As a major research university, we are constantly targeted by nation-state actors seeking to steal research and academic data, and intellectual property.
Hackers attacking University email systems, networks, desktop computers and research labs have become the new normal and, unfortunately, the damage done can be very serious. In March, the Department of Justice revealed a ‘spearphishing’ campaign in which nation-state actors targeted more than 100,000 accounts of professors around the world. Hackers successfully compromised 8,000 email accounts across 144 U.S. based universities and managed to steal 31.5 terabytes of academic data and intellectual property causing losses estimated in the billions of dollars.
Securing our email services with two-factor authentication (2FA) is the first step to help address this growing problem. 2FA strengthens access security by requiring two methods to verify identity:
1. Something you know (your UT EID credentials)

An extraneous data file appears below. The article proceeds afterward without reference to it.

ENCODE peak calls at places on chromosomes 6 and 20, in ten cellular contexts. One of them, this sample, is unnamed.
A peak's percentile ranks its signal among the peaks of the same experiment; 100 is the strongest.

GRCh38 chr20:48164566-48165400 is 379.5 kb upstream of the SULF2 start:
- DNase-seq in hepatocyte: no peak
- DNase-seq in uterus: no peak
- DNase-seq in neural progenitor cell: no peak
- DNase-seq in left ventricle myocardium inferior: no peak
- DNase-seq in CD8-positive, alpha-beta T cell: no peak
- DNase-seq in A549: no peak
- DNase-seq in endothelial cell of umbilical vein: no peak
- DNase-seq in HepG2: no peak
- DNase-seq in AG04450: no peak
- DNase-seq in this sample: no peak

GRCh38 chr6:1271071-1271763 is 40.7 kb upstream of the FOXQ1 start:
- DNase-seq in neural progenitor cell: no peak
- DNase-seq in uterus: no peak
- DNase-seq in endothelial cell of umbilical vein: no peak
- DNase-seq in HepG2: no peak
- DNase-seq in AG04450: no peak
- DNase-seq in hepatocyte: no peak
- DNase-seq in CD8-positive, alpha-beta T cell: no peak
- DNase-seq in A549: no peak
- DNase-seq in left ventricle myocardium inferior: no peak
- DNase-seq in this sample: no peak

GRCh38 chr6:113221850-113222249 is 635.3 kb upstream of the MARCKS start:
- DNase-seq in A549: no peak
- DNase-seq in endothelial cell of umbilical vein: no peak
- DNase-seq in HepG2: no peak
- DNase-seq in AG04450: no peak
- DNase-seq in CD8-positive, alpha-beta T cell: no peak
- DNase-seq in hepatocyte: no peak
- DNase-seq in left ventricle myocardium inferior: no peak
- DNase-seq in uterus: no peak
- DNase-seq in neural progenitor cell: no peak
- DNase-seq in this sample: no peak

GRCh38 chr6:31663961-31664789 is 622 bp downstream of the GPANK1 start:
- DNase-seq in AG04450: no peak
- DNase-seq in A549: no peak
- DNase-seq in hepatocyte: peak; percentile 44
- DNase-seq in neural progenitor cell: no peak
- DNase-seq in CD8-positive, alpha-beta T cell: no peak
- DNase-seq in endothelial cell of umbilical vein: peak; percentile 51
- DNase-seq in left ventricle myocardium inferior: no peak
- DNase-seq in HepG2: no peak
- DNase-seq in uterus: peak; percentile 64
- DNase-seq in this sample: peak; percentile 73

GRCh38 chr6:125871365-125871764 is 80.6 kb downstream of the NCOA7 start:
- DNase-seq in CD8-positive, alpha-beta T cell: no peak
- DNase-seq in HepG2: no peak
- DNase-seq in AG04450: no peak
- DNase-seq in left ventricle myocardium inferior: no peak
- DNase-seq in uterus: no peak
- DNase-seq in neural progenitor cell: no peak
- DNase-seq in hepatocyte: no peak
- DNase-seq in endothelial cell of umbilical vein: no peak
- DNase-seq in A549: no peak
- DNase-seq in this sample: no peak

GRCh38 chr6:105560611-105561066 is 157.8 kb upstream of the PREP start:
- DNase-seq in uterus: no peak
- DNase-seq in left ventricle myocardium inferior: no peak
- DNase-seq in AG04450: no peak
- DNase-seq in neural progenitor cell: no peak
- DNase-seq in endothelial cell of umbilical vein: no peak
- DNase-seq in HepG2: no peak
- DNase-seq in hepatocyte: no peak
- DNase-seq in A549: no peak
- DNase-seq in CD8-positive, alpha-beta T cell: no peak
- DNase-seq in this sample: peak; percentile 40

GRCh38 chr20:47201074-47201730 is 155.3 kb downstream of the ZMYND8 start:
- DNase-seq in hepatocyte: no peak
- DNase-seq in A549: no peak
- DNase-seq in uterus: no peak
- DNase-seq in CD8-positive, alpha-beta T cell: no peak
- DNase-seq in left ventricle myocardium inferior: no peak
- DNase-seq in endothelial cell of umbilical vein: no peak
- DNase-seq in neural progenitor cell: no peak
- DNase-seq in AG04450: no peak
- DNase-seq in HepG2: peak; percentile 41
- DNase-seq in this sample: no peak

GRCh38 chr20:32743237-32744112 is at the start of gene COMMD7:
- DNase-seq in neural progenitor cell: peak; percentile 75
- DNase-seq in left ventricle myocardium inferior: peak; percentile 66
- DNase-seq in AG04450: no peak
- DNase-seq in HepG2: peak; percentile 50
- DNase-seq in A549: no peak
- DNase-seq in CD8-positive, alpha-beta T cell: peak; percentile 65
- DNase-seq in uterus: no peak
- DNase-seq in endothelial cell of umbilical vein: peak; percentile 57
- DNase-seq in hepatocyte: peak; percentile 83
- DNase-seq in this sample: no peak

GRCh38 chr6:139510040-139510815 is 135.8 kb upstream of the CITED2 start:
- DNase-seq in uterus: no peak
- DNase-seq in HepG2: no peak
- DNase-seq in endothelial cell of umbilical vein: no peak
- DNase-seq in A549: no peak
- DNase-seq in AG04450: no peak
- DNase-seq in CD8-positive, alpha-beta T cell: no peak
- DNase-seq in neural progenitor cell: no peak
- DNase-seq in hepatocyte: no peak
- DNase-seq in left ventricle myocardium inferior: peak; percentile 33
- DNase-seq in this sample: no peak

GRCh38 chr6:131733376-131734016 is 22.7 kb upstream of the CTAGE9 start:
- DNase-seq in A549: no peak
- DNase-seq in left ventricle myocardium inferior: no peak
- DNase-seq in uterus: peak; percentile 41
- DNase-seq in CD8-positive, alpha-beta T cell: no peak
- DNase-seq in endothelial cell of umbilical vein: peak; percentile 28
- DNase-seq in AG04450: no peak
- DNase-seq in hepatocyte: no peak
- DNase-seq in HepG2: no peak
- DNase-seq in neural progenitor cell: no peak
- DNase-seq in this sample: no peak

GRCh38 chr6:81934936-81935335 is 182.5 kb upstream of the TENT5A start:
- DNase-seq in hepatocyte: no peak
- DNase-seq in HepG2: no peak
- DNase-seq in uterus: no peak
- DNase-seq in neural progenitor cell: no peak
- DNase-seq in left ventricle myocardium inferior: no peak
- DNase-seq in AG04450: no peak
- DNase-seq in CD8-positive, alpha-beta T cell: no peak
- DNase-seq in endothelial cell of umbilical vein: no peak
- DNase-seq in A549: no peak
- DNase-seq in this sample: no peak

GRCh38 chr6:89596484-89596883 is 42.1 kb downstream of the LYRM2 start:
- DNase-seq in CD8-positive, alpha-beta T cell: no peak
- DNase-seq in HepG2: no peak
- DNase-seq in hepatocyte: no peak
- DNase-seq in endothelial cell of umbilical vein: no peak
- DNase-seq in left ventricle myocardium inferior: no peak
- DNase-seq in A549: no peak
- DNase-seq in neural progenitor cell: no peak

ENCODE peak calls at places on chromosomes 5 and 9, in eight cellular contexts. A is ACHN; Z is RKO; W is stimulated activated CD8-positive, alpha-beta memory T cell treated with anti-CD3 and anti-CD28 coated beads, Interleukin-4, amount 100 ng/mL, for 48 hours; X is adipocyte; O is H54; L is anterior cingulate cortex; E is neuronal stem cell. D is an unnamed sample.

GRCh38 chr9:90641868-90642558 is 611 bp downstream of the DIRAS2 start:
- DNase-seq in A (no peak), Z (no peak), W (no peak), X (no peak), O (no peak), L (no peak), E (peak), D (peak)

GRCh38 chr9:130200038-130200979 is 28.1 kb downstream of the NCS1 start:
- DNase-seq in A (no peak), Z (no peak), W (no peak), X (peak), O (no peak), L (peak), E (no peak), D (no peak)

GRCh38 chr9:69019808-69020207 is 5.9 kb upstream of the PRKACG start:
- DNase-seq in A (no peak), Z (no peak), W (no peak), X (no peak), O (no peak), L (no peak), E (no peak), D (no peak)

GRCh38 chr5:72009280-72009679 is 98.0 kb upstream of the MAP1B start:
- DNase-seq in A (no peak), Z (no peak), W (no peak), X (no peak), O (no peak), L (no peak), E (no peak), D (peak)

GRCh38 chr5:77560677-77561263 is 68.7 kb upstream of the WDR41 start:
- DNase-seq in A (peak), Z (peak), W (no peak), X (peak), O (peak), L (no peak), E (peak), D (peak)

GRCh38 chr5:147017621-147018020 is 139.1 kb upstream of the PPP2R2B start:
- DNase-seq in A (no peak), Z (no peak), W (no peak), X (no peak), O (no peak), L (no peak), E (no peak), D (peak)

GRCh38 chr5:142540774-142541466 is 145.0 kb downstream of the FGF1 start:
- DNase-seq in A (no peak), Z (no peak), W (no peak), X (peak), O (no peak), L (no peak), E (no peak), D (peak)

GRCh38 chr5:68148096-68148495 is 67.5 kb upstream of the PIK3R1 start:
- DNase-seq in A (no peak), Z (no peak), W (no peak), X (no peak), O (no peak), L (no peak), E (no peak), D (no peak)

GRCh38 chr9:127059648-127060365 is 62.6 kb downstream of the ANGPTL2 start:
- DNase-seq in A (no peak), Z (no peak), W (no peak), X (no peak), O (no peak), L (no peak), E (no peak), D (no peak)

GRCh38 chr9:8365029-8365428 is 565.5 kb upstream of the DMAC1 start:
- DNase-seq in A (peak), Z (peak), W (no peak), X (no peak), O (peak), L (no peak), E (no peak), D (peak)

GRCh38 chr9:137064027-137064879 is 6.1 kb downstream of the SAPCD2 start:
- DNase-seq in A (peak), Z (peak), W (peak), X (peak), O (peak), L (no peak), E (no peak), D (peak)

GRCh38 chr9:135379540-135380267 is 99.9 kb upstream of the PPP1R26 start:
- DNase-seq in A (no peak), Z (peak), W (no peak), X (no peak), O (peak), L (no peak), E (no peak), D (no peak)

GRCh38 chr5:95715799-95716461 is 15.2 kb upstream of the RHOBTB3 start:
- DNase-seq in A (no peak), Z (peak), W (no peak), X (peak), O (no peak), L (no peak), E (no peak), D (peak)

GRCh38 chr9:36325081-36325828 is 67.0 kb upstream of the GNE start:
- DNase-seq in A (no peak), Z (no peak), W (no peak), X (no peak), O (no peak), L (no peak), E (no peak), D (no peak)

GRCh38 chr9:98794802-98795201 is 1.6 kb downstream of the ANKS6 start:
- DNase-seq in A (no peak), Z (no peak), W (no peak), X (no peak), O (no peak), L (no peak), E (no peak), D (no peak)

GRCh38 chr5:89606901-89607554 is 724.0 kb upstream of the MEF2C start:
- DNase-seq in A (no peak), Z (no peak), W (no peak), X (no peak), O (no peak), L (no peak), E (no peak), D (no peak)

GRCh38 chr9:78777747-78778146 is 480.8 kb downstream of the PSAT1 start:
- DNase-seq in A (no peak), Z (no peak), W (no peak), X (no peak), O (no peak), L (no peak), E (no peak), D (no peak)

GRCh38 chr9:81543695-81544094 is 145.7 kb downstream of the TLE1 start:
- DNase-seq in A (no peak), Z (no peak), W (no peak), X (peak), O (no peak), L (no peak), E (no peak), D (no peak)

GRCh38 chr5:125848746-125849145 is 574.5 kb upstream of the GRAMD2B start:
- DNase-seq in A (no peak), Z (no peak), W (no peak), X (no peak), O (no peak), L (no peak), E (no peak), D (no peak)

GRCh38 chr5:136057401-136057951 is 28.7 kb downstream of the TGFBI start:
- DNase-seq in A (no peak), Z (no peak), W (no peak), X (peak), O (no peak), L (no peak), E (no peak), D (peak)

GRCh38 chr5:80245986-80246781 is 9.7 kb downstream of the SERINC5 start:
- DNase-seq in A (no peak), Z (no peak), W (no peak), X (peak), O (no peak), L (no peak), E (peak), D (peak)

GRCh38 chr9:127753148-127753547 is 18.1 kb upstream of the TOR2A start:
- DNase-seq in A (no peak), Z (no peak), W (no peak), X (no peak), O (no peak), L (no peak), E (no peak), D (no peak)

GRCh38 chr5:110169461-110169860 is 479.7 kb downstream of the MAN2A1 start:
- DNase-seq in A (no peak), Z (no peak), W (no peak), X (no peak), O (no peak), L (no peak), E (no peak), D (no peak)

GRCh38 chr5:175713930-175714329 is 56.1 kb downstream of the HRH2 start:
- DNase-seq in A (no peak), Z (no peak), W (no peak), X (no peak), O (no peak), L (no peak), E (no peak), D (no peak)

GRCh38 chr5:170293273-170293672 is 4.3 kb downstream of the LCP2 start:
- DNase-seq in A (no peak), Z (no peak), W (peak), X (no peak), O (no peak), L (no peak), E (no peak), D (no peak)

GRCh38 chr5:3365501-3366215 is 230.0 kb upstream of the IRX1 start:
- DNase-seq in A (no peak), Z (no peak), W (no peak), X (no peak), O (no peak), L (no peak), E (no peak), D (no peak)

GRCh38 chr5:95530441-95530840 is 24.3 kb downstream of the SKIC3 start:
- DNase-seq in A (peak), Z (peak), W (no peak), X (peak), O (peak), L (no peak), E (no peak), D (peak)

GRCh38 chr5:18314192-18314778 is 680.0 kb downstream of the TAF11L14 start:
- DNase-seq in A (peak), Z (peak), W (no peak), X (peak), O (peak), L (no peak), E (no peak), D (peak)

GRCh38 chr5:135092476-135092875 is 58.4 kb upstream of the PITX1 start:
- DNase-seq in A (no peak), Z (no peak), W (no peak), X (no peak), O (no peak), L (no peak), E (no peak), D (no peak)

2. Something you have (a device such as a smartphone or tablet)
2FA helps protect against phishing, password brute-force attacks, and attackers exploiting weak or stolen credentials. It’s already in targeted use at the university to secure highly sensitive information and services. For example, faculty and staff are required to use 2FA for claiming their W-2 or connecting to the VPN.
Many of you have received an email from Google instructing you to enable two-factor authentication on your UTmail. We would like to confirm that that was not a phishing email, but instructions on implementing a new university policy.
If you have Office 365:
- you can use Duo for 2FA
- instructions to implement this can be found here: https://ut.service-now.com/utss/KAhome.do?number=KB0017056
If you have UTmail:
- you must use Google's platform for 2FA
- instructions to implement this can be found here: https://ut.service-now.com/utss/KAhome.do?number=KB0017061